Local assemblies told to show resolve to part with malaria funds
He said although the assembly responded to requests for malaria support, he was unsure whether or not it was being drawn from the malaria allocation.
Mr Muntalib, who made the call at a policy meeting on malaria held at Dambai, said there was poor coordination towards managing the 0.5 percent of the District Assembly Common Fund (DACF) set aside for malaria programming.
He, therefore, called for guidelines to be solidified to ensure proper allocation and spending.
“Assemblies must show resolve to part with the money. If they can inform us, we will access it,” he said.
The forum was organised by SEND Ghana, a non-governmental organisation, as part of the validation process of a 2019 survey it undertook for USAID’s People for Health (P4H) on the allocation of the malaria fund.
Mr Richard Anane Adortse, Monitoring and Evaluation Officer for the project, said the evaluation revealed some levels of noncompliance with directives by assemblies.
He said most Assemblies surveyed did not prioritize malaria activities in their Medium Term Development Plans.
According to him, 90 percent of District Health Management Committees (DHMCs) were “never involved, given information or inputs on management of the funds”.
Mr Adortse also noted that all MMDAs surveyed also did not operate separate accounts for the fund, and were managing it with their own discretion.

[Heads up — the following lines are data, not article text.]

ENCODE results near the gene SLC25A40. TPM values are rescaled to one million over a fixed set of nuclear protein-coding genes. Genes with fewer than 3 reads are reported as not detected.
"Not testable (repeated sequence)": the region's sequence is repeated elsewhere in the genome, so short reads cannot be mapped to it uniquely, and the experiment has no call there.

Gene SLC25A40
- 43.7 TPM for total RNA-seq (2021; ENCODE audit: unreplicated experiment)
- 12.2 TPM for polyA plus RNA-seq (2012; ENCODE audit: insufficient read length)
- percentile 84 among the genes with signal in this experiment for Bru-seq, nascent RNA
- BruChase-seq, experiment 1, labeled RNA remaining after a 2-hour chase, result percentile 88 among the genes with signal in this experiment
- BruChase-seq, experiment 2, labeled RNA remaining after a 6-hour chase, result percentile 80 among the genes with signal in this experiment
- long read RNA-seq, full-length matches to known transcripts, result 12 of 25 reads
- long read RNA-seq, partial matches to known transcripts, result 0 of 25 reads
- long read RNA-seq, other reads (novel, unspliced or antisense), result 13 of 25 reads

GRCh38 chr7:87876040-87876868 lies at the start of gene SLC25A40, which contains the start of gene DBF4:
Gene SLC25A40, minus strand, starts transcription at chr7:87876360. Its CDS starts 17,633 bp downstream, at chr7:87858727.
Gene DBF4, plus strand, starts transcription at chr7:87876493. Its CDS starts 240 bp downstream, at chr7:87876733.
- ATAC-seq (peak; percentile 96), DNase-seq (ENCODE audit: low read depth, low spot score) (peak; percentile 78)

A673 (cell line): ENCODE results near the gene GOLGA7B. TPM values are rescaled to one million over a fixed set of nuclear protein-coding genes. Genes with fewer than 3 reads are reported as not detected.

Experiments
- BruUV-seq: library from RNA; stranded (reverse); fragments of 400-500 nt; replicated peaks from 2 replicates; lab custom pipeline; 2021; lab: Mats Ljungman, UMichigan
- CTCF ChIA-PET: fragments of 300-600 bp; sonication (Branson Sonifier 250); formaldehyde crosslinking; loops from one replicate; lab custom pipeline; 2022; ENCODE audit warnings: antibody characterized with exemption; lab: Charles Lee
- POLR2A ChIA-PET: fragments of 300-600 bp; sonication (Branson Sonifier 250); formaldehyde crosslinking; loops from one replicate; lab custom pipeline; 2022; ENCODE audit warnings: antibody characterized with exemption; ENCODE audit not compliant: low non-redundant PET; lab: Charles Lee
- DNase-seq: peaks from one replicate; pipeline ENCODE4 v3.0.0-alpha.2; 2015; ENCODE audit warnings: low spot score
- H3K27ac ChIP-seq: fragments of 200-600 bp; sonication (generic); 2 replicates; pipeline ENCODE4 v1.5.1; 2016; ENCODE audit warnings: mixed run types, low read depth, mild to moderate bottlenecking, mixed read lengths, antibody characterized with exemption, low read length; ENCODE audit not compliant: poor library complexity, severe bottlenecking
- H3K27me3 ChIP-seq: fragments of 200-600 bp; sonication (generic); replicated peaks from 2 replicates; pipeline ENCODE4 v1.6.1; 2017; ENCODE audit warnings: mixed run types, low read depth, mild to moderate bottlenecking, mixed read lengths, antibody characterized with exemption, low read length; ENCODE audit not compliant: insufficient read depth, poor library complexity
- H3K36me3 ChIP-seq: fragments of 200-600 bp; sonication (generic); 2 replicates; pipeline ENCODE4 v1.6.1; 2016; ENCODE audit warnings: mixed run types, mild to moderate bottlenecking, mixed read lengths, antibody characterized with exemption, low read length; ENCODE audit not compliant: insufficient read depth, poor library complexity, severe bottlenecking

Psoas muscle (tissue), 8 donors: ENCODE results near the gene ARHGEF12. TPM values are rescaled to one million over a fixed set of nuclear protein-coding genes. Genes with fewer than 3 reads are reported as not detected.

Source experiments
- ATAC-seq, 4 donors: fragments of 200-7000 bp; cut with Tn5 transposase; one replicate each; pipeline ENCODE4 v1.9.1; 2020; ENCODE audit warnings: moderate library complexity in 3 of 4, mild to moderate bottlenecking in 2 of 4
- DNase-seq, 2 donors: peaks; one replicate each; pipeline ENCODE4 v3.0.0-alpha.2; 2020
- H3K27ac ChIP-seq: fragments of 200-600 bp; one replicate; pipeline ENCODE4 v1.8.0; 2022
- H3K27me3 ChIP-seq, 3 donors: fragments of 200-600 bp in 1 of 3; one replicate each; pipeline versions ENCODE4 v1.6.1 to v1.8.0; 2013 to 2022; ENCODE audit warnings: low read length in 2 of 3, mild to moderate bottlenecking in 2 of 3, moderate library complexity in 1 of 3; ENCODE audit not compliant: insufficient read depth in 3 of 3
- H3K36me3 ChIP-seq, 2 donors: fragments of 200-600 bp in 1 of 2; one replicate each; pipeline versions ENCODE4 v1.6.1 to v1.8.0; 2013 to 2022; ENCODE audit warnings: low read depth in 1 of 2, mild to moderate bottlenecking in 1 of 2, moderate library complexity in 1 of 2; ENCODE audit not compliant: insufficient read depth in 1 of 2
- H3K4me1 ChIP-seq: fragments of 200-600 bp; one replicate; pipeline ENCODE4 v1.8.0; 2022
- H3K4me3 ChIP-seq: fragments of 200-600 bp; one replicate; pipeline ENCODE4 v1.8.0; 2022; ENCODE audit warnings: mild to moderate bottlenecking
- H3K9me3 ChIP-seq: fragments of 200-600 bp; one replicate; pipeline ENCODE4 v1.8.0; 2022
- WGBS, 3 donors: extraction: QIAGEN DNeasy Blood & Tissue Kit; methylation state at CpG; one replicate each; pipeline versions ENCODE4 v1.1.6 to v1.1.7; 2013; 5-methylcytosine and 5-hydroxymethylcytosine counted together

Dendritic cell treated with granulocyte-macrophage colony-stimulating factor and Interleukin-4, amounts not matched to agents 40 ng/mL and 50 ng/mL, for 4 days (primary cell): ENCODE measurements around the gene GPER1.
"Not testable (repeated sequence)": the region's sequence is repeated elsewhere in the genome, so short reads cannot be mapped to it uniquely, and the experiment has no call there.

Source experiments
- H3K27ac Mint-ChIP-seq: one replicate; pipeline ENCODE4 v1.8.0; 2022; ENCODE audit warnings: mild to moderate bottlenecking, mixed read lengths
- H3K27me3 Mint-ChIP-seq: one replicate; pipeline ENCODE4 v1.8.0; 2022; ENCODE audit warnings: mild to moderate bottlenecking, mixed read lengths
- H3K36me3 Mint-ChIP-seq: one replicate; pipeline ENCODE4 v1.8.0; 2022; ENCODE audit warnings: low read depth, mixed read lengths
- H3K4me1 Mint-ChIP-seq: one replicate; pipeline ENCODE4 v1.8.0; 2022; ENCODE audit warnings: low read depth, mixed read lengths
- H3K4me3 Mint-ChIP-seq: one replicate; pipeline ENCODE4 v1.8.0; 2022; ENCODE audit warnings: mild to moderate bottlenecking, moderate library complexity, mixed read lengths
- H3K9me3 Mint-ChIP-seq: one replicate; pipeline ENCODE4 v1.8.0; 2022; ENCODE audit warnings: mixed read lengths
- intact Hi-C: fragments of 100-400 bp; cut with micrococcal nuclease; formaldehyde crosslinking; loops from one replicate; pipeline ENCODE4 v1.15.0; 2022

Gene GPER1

He said malaria still topped out-patient attendance at health facilities and continued to impose significant economic burdens on families and the nation as a whole, and proper allocation of the fund would help DHMCs plan ahead.
He stressed the need for collaboration to make the much-needed malaria programming work. “Assemblies and the District Health Management Teams must work together. District Health Management Teams have more information and help polish the policies,” he said.
He added that funding for malaria eradication efforts was dwindling, and that local authorities ought to explore other ways of supporting the efforts.
Mr Eben Carboo-Hartog, Field Officer, SEND Ghana said the Government Integrated Financial and Information Management System (GIFMIS) ought to recognise malaria as a development matter to streamline expenditure.
He said a working committee would be instrumental in helping surmount issues surrounding utilization of the fund.
P4H is a five-year project aimed at improving access to quality health service delivery in 20 districts from five regions including; the Greater Accra, Eastern, Northern, Volta and the Oti Regions.
Through strengthening organisational and institutional capacities of government and other stakeholders, the P4H project strives towards mutual accountability in the formulation and implementation of policies in health, water, sanitation and nutrition.
It is being implemented by three organizations led by Send-Ghana, and includes Penplusbytes and Ghana News Agency.